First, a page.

Brooke Shields Talks Beauty, Business, Growing Up in Public and the Power of Vulnerability at SXSW: ‘I Am Woman, Hear Me More’

Brooke Shields has lived her life in the public eye, and at 58, she has no intention of stopping.

The actor, author, podcast host and entrepreneur is preparing for the launch later this year of Beginning is Now, an online ecommerce health, beauty and wellness platform and social network designed to help Gen-Xers navigate their 50- and 60-something years. Shields journeyed to the SXSW festival in Austin, Texas earlier this month to tout the venture as well as her iHeartMedia podcast “Now What?”

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“Every line on my face – I’ve earned them,” Shields said during the freewheeling Q&A held on March 9 with SHE Media CEO Samantha Skey. The 50-minute session was part of the SHE Media Co-Lab installation hosted during the festival by the digital women’s lifestyle brand. (SHE Media, SXSW and Variety share a common owner in PMC).

Here are highlights from the conversation:

I watched your documentary “Pretty Baby” on Hulu. I think of it as yet another example of your willingness to talk about uncomfortable things for the benefit of a larger audience of women and girls. Beauty dropped on you early. It was a big part of what you were told you were.

When you’re born, you look a certain way, right? And so when I was in the cover of Time Magazine [in February 1981] as “The Look Of A Decade”** it was so ridiculous to me because it felt so — I couldn’t understand where that was coming from. It was an arbitrary thing — did God come down and say, “This is the face?” But you learn to navigate it because if you’ve got good people around you, you start looking at it as not something that is your currency but something that, yes, can be used. It was a source of income for my mother and I, but it was also something that I started at a very early age to really associate with wellness. And when I say that, it was the external that was really so focused on. To focus on the internal was what I wanted, and not just health and all that but cultivating my brain, cultivating the things that people couldn’t see. So that I wouldn’t just become a statistic.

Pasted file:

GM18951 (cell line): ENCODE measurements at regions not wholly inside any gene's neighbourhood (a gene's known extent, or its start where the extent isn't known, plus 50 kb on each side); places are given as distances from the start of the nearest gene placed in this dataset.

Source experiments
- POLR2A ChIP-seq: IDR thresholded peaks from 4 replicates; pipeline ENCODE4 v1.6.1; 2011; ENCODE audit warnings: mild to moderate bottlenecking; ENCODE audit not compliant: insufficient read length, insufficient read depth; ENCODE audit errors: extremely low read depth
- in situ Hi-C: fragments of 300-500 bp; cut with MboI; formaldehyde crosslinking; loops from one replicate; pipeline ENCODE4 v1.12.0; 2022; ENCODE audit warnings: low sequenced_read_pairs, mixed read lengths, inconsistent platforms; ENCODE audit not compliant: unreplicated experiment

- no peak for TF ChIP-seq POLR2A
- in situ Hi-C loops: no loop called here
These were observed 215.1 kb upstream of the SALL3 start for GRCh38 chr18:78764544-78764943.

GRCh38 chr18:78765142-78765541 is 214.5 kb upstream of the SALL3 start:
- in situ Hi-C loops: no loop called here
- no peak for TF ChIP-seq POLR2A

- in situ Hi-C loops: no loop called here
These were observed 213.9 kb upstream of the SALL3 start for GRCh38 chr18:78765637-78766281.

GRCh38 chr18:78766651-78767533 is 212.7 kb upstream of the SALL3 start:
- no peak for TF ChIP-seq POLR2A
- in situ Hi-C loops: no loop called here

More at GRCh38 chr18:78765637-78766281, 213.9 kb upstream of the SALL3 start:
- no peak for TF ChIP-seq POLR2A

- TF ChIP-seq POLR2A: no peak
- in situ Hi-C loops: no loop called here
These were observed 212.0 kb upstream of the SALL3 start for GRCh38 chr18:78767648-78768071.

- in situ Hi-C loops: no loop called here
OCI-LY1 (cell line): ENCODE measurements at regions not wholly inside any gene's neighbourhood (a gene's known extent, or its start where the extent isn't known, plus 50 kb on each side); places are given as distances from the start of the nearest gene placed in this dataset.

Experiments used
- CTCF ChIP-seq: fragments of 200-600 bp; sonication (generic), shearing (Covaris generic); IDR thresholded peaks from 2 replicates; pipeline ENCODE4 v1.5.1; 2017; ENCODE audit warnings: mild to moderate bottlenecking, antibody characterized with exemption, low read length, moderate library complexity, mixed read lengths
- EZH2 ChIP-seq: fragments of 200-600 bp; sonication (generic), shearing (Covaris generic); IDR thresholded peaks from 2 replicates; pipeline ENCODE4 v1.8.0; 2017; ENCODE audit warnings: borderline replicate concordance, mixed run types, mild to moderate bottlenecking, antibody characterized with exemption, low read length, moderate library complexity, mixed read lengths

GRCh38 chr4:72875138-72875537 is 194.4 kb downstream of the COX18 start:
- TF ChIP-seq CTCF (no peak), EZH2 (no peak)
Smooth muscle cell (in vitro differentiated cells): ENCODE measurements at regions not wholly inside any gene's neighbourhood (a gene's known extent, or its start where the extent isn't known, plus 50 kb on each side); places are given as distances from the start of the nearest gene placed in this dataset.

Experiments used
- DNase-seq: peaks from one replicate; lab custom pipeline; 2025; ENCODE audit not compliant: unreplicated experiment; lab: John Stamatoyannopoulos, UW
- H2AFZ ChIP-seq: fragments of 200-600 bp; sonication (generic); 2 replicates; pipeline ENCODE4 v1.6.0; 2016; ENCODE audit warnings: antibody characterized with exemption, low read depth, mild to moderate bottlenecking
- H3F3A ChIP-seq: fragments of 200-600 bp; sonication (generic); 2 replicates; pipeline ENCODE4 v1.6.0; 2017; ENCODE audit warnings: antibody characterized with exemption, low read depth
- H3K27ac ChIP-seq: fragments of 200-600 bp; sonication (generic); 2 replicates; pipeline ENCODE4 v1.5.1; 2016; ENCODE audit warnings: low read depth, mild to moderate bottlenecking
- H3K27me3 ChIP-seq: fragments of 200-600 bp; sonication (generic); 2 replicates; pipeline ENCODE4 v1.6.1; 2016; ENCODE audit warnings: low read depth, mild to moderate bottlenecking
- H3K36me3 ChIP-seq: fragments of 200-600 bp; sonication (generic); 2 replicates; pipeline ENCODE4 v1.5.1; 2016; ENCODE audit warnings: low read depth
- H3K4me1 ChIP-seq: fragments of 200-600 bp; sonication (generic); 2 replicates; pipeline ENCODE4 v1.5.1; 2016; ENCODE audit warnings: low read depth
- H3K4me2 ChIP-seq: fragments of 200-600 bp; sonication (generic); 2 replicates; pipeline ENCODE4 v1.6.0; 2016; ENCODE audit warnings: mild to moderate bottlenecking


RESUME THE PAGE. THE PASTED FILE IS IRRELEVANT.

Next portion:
Beauty is a form of privilege.

Beauty — it’s not how you look. It’s really how you take care of yourself and what that means to you. You know, I was never the skinny one. I was called “healthy” in my industry, not skinny, and that’s what it was. And when you grow up with that, and you start body shaming because there’s so much that we all experience. My experience was just more public.

How do young women today make sense of your early life?

I have two young women [daughters Rowan and Grier], as we also have to learn from them as well. We have to shepherd them into understanding this is a reality [of aging]. This is what their mother looks like now. This is what your mother is living now. And my older daughter, when she saw the [“Pretty Baby”] documentary, she said, “Mom, women need to see this, women need to see this,” and she was 20. So that was a big deal because she understood what that meant. And you compare that to what’s happened in social media, and what they’re met with every day, and that started a conversation that I would have never had.

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At the height of your early fame you decided to go to Princeton University. Why?

I knew that I was in an industry where they just couldn’t wait to take absolutely everything away from me. They want to take my identity, they want to take my confidence. They wanted to take my youth, they wanted to every possible thing that they could get their sticky little flypaper hands on. I knew that I needed to develop an opinion and brain and that I needed a family and I needed friends that I could grow with.

How did you come around to the concept behind Beginning is Now?

It’s a community. So it was during COVID and I basically started my version of a blog. It was an online platform to bring together women who I had hoped would be like-minded because I found myself in this era of my life thinking, this is the beginning for me. There’s so much that I’ve done but now I get to focus on myself and I get to try new things. And all of a sudden doors were being slammed. Listen, I get it, in my industry. You’re no longer the ingeneue. But I’m not quite in Depends yet. I mean, I’ll get there, don’t make me laugh too hard. Whenever I have something that happens in my life, I think “This is so isolating. I feel like I’m the only person ever to feel like this, and then I sort of step back and say, there’s no way you’re the only person experiencing this. So I began this community called Beginning is Now.